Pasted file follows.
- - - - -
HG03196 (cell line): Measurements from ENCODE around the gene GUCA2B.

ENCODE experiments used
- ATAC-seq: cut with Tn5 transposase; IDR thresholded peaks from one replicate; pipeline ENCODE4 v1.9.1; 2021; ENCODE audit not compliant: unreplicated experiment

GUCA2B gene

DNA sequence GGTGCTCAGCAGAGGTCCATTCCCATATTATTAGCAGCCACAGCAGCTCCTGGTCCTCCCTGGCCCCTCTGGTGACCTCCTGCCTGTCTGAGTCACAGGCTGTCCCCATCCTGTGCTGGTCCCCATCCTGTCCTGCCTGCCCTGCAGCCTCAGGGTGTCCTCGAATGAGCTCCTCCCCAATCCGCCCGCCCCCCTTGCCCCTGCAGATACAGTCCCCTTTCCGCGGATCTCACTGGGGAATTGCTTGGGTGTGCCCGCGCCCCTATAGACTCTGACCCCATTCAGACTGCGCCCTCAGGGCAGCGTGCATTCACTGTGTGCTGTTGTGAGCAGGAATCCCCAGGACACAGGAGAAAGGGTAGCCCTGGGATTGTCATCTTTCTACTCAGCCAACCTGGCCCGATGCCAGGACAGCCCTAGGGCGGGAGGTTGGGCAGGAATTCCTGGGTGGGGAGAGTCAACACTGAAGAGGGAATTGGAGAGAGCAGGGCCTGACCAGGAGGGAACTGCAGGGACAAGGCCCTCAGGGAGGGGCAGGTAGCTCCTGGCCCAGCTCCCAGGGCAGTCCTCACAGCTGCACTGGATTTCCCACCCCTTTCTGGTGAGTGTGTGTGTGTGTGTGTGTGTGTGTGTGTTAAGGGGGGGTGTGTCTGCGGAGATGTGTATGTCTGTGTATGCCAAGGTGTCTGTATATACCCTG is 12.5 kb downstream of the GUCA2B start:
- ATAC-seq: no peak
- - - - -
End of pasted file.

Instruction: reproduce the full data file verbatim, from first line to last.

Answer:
HG03196 (cell line): Measurements from ENCODE around the gene GUCA2B.

ENCODE experiments used
- ATAC-seq: cut with Tn5 transposase; IDR thresholded peaks from one replicate; pipeline ENCODE4 v1.9.1; 2021; ENCODE audit not compliant: unreplicated experiment

GUCA2B gene

DNA sequence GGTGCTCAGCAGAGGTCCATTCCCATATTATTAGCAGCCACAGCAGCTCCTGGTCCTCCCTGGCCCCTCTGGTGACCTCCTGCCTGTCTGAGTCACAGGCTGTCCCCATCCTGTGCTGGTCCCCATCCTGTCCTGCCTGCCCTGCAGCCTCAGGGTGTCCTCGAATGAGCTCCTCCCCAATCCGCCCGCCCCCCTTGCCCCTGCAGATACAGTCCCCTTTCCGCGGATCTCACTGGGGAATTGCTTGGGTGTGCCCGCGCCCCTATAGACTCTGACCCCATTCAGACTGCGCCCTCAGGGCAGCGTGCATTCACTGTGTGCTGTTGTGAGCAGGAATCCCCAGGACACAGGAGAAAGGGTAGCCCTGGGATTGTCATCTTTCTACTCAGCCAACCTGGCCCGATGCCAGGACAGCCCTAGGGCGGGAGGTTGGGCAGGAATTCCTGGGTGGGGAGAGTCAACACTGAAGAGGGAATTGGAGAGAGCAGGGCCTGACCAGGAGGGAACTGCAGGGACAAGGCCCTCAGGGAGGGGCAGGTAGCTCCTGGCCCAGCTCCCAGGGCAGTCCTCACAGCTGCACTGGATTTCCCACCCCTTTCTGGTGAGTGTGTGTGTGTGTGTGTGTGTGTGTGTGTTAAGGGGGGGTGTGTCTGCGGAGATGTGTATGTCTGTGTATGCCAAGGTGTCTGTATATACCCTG is 12.5 kb downstream of the GUCA2B start:
- ATAC-seq: no peak